Title

Faculty Participation In Governance And Institutional Health At Less Selective Private Liberal Arts Colleges: 1970-1983 (shared Authority, Professionalism)

Date of Award

1984

Availability

Article

Degree Name

Doctor of Philosophy (Ph.D.)

Department

Higher Education

Abstract

Purpose. The purpose of this study was to determine the relationship between faculty participation in governance and institutional health at less selective, private, liberal arts colleges in 1969-70, 1980-81-83 and over the 70s.Design. A national sample of 98 colleges was categorized into healthy, average and precarious in 1969-70 and 1980-81, and into improving, holding steady or declining between 1969-70 and 1980-81. Data on faculty participation collected in 1969-70 and 1983 were analyzed with analyses of variance for differences between the three groups at each of the two points in time and with an analysis of covariance for changes during the 70s. The procedures were repeated to detect differences in faculty participation in personnel, academic and administrative decisions.Findings. No significant relationship was found between faculty participation in college government and institutional health in 1969-70, 1980-81-83, or over the 70s. No significant relationship was found between faculty participation in academic or administrative decisions and institutional health in 1969-70, 1980-81-83, or over the 70s. A significant inverse relationship emerged between faculty participation in personnel decisions and institutional health during the 70s and in 1980-81-83.All sample colleges improved slightly in institutional health over the decade. Faculty participation in all decisions went up. Participation in personnel issues increased the most. In 1970 faculty authority was distributed evenly between Determination, Joint Action, Consultation, Discussion and None. In 1983, a median 54% of issues were decided at the Joint Action- Consultation level.Conclusions and Recommendations. (1) The professional model accurately describes the inner workings of less selective liberal arts colleges. (2) The college organization possesses the decision-making mechanisms to maintain the balance between professional and administrative authority. (3) Principles of shared authority with clear-cut zones of responsibility for the administration and the faculty no longer describe the circumstances of the 70s and the 80s.Recommendations were presented for faculty, administrators, and future researchers.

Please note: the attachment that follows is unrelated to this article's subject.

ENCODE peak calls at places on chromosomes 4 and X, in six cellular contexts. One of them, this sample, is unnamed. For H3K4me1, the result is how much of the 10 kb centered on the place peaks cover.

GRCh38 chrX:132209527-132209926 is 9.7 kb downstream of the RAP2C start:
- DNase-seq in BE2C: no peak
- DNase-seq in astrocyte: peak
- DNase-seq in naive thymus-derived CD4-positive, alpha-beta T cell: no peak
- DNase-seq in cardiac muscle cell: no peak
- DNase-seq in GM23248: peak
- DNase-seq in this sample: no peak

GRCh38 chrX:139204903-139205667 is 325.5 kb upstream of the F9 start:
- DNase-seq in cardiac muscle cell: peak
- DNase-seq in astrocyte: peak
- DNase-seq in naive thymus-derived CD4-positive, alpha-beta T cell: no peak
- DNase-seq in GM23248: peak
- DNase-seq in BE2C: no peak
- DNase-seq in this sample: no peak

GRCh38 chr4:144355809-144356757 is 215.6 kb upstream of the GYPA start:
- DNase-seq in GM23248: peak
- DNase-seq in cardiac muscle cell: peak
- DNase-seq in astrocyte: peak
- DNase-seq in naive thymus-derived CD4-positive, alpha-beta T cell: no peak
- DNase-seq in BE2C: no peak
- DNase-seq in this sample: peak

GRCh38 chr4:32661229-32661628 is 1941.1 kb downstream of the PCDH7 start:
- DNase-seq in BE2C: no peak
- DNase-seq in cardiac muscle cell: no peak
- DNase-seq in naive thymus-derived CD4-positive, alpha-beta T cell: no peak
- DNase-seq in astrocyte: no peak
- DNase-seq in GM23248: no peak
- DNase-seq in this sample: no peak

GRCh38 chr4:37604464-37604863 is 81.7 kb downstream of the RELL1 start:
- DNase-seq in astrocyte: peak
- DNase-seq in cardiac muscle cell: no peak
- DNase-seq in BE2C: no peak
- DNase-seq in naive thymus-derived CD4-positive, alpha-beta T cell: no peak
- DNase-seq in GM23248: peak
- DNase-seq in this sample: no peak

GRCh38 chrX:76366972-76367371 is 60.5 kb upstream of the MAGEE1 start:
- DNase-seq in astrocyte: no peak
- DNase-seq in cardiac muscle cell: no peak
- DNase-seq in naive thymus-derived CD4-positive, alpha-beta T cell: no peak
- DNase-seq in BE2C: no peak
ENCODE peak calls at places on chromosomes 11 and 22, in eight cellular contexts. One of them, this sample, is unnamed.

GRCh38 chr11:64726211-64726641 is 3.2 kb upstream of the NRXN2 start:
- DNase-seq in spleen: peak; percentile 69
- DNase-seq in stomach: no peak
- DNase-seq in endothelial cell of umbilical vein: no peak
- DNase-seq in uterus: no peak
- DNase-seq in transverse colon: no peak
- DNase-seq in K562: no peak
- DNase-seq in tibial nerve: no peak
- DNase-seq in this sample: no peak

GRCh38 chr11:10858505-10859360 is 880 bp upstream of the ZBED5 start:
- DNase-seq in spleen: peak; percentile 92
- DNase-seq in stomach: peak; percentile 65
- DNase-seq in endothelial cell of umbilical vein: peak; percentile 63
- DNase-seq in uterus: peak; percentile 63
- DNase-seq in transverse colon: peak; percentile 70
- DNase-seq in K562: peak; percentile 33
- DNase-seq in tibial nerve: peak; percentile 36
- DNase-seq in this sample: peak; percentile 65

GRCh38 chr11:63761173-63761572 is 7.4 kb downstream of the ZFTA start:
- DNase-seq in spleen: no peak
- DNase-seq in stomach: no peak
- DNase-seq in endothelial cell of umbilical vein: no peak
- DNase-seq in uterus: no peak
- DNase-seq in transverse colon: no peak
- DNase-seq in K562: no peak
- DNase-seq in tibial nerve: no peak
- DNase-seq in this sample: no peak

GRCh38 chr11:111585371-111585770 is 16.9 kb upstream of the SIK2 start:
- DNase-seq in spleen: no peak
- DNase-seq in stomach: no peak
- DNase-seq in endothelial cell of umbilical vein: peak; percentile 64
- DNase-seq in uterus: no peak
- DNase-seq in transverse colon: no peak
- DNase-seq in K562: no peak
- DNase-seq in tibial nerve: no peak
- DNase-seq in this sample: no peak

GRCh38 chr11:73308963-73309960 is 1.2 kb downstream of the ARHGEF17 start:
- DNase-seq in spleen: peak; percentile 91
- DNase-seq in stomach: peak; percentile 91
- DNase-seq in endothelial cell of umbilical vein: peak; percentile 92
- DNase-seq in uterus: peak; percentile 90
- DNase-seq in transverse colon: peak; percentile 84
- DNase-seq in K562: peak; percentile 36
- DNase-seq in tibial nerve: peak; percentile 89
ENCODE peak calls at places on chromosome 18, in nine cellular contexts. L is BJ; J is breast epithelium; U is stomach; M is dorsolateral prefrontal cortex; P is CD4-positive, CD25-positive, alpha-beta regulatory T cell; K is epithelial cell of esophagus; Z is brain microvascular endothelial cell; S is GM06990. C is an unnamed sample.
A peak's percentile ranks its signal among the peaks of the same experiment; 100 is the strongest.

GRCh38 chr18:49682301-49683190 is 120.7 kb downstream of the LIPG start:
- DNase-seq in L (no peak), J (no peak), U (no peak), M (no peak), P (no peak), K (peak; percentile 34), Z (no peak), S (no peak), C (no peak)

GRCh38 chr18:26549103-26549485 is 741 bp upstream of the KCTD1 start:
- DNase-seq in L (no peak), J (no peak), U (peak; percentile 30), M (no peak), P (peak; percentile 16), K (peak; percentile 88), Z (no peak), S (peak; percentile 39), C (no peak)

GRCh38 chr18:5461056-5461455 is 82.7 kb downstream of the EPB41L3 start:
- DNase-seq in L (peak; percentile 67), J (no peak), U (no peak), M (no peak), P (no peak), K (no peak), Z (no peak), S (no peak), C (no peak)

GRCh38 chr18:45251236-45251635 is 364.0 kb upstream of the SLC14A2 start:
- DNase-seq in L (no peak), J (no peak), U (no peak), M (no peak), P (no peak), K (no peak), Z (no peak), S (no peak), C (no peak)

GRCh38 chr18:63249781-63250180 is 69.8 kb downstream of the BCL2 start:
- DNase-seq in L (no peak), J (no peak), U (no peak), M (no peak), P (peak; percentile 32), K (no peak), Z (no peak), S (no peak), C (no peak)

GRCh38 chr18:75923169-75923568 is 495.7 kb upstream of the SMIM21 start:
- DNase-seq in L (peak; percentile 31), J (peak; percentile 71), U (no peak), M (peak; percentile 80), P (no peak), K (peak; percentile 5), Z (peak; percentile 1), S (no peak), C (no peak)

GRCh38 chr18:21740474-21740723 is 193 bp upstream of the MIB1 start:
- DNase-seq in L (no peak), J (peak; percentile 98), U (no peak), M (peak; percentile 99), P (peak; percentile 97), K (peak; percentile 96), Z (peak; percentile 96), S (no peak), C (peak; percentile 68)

Keywords

Education, Higher

Link to Full Text

http://access.library.miami.edu/login?url=http://gateway.proquest.com/openurl?url_ver=Z39.88-2004&rft_val_fmt=info:ofi/fmt:kev:mtx:dissertation&res_dat=xri:pqdiss&rft_dat=xri:pqdiss:8416318